“Aren’t you going to help?” She pleaded.
“No time, the way out?” He pressured.
She pointed vaguely towards the back of the bar. “Through the kitchen.” She informed him, but her eyes were still begging for his help.
“Thrazo is on his way,” Elijah stated before dipping out and away from the conflict. He followed where the woman had vaguely pointed. Crossing the near-empty tavern room, a single soul was snoring in the corner, drooling over himself in his drink induced slumber. Elijah scoffed in disgust at the man’s lack of self-respect. Behind the bar itself, a step led down into the kitchen. Past the stove, pantry and worktops a wooden door creaked open into a small back alleyway. The Witch Hunter kept his hand upon the hilt of his rapier as he snuck a look around the corner. He could hear the crowd barraging the tavern owner with questions and them being brought to silence by the Orcs booming shouts. As their attention was wrapt on Thrazo, he slipped passed the unaware gathering and down the street towards the pyre. He arrived with half a heartbeat to spare.
“I wouldn’t do that,” the fearsome Witch Hunter suggested.
In front of him, the young man was holding the end of the torch near the foot of the pyre, mere inches from setting it all aflame. The man turned to face him. His left eye was twitching uncontrollably.
“Why, you’re going to burn her.” The man said his hand holding the flame still outstretched towards the pyre.
“She’s a heretic, it’s no less than she deserves,” Elijah replied, his own hand moving to the single-shot pistol holstered at his waist. He disliked the idea of using the gun, for it’d alert the crowd to his presence, but if he had to, he’d use the potent weapon.
“She saved my life,” the young man screeched.
Elijah narrowed his eyes to the youth before him. Suspicion quickly rose in his mind. The weapon in his fingers was slowly drawn from its holster. “You and she were close?” He asked, having not seen this young man until now. A missing piece of the puzzle slotting nicely into place.
“She was everything to me,” the young man wailed, the teeth in his mouth pointed and dangerous. “Like a mother.” He added. A dark, ebony tear slipped down his face. The man’s face turned from sorrow to aggression and he made to thrust the torch into the pyre; stopping the inevitable. Before the fire could take the pistol rang out. An oppressive crack shot shattered the young man’s hand. His forearm was in ruins and when the smoke cleared from his vision, Elijah could see the extent of the damage done to the youth. His limb had completed vanished from the forearm down, the torch had fallen to the floor with the hand that’d been clutching it. The youth’s face was a mask of abject horror, his mouth wide open as he screamed. The sockets of his eyes appeared hollow as they were clamped down so hard with pain, his hair made a wild halo around his head as he moved. Staggering backwards from where the twice-blessed bullet has severed his arm. Confidently, Elijah moved towards the youth and grasped him by the scruff of his neck. The young man wriggled and writhed, trying to free himself from the Witch Hunters grasp, but was stilled the second a set of prayer beads was slipped over his head. He twisted enough to keep the star-shaped icon of The Light away from his skin, but as Elijah carried the youth back towards the now placated crowd, the youth changed.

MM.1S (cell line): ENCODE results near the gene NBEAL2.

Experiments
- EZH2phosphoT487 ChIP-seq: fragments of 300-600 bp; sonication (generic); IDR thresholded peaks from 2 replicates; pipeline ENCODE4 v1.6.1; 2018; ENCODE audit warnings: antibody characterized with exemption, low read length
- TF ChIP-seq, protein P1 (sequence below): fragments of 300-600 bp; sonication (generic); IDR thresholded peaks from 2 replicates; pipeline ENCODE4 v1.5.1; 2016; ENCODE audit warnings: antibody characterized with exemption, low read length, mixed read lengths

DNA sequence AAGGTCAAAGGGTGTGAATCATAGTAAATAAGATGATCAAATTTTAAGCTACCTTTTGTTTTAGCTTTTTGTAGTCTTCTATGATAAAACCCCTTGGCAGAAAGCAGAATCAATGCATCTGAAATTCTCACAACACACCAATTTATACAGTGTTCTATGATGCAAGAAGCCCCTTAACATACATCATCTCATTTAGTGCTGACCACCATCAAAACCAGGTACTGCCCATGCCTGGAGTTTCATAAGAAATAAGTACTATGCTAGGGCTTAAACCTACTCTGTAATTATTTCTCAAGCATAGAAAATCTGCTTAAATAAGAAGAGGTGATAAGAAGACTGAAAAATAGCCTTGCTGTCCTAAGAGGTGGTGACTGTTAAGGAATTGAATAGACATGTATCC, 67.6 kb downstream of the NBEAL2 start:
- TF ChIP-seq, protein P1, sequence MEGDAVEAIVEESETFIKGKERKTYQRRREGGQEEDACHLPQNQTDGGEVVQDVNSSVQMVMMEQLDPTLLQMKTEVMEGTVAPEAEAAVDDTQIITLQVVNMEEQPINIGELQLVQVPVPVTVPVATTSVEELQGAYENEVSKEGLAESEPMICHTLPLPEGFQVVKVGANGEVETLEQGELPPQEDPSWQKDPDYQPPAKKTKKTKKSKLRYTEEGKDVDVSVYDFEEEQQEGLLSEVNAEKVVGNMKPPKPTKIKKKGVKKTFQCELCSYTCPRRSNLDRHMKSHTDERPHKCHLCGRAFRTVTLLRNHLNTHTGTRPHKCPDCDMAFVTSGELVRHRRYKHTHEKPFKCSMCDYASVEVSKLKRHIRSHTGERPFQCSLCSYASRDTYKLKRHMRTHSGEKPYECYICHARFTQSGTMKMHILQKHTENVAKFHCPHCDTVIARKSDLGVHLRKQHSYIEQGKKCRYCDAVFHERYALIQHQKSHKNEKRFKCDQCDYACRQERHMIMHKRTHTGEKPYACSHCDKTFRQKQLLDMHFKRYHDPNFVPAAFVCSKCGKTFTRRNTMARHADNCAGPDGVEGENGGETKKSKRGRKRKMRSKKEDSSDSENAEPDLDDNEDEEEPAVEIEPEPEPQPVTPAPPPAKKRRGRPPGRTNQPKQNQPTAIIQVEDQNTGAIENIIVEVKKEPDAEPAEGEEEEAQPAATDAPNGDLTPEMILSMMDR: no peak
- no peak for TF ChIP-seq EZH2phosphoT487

“Behold,” Elijah spoke from behind them. His voice demanded their attention as he lifted the youth in a single hand for them all to witness.
The youth’s skin slowly blackened to deep coal. A flood of deep black gore dribbled from his forearm onto the cobbled floor. A sickening crunching sounded, slurping from the body as his legs shrivelled and two limp wings erupted from his back. Agonised face twisted from humanity to evolve into a half-formed, revolting animal-esque maw. The youth’s throat let out a strangled whine. Only the right arm of the boy remained the same, familiar and human. Elijah threw the wretched creature to the ground and put his foot on its neck.